Stories from Shortville – Trimming my Texas Hedge $TSLA $TSLAQ

Stories from Shortville – Trimming my Texas Hedge $TSLA $TSLAQ

Elon Musk demonstrated a neat turn of phrase when he said “Stormy weather in Shortville”, back in April 2017.

The share price at the time? $298.50.

Now, more than two years later, the share price sits at $252. The unusually volatile and controversial stock continues to frustrate both bulls and bears.

Bears can point to the gulf betwen the current share price and the faked $420 go-private deal. They can rightly argue that the Tesla share price has achieved very little during a period in which stock market indexes have carved out fresh all-time highs.

Tesla’s share price reached $290 as long ago as 2014, so buyers even from five years ago might currently be underwater.

Longs, meanwhile, can take comfort from a fantastic rally over the past six weeks. From a low around $180, the share price has rallied 40% in a remarkably consistent bull run.

The 2019 Q1 update letter showed record production and deliveries by Tesla:

As is customary, there is a delay between the update letter and the detailed quarterly financials, which are scheduled for next Wednesday, July 24th.

As is also customary, bulls prefer to think about Tesla’s top-line growth and delivery numbers rather than the ongoing losses. Bulls use the “Amazon argument” (that top-line growth and market share matters more than profitability), so the delivery numbers matter the most to them. Bears, meanwhile, look forward to the updated financial statements.

As a bear, it has been amazing for me to see how the Tesla narrative has shifted. Yes it’s true that Elon Musk’s promises have always been far-fetched. But even ignoring the zany promises, it’s amazing to me how accepting the Tesla shareholders are in relation to broken financial and operational projections.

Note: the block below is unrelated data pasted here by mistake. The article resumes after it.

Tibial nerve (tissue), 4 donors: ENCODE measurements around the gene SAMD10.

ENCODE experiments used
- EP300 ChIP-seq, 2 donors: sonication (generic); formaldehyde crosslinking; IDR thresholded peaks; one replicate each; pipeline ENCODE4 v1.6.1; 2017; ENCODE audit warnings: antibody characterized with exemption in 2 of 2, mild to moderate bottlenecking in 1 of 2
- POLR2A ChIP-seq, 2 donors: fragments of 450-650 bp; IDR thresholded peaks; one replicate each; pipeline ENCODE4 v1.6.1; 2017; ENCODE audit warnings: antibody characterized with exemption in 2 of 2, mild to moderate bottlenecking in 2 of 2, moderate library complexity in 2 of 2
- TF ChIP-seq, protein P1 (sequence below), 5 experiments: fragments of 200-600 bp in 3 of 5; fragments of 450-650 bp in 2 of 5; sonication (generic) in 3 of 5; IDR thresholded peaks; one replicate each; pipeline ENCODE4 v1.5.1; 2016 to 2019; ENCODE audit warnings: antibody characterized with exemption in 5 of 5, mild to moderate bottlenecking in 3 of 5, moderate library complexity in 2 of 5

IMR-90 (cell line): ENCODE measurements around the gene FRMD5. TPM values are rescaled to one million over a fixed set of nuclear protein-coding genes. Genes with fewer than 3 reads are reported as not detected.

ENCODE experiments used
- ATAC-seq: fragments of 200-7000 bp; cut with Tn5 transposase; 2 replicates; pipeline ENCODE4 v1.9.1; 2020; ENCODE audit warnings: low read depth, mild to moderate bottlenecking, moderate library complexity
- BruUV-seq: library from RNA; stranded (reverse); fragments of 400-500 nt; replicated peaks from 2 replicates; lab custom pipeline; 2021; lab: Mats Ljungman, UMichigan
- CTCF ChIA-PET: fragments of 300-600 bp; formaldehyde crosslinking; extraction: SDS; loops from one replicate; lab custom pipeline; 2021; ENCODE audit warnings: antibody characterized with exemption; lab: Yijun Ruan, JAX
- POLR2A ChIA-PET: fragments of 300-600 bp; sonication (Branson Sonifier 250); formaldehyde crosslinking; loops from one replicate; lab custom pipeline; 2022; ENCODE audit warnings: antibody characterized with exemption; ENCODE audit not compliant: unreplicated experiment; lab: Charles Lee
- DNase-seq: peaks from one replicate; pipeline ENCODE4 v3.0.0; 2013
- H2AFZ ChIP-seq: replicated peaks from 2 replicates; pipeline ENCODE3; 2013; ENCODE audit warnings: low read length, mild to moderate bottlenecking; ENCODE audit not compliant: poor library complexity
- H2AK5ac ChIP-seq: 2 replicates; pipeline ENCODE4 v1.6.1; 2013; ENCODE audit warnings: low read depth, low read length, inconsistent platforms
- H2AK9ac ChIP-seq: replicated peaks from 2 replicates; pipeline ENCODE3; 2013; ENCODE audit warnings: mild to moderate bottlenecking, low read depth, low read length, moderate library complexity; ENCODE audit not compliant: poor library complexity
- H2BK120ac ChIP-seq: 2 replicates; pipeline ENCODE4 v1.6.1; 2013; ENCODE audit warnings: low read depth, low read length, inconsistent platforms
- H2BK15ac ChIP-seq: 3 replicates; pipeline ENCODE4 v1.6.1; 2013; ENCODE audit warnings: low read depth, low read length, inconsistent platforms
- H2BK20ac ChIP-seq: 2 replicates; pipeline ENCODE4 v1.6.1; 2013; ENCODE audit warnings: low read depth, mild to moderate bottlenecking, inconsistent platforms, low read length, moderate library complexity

For example, on January 30th, 2019, Musk said “I am optimistic about being profitable in Q1 and all quarters going forward.” The company went on to post a $700 million loss in Q1.

In April, Musk radically reduced financial guidance for the company until it deploys autonomous vehicles:

Well, we’re aiming to be approximately cash flow neutral during the fleet pullout phase. And there, I expect to be extremely cash flow positive once the robotaxis are enabled..

In the space of three months, therefore, guidance shifted from “profitable in Q1 and all quarters going forward” to “aiming to be approximately cash flow neutral” until autonomy is achieved.

And in May, Tesla’s stretched balance sheet forced it to raise cash yet again (despite Musk’s implausible claims that it didn’t only needed the cash as a “buffer” to shield it against a possible recession).

With the share price now back around the levels it traded at on Autonomy Day, I take this as further confirmation that Tesla shareholders simply don’t care about the company’s financials.

Trimming my Texas Hedge

My own position on Tesla has shifted in recent weeks.

Until recently, my Tesla stance amounted to a bearish “Texas hedge” (i.e. completely unhedged), with an outright short position and some very far out of the money put options.

The put options were at the”ludicrous” strike price of $10, expiring in January 2021.

As the share price dived to $180, these options showed healthy mark-to-market gains, but their value subsequently began to fade.

Eventually, after the Q1 delivery numbers, I decided to give up on them, for now, and sold them for a small loss.

The delivery numbers weren’t the most important factor in my decision to exit the puts. The more important fundamental reason to sell these puts was actually the $2.7 billion fundraise in May. The puts were a way of betting on disorderly collapse, and the most likely trigger of this collapse was the company being legally prevented from raising fresh funds (e.g. because of ongoing investigations by various authorities and investor lawsuits).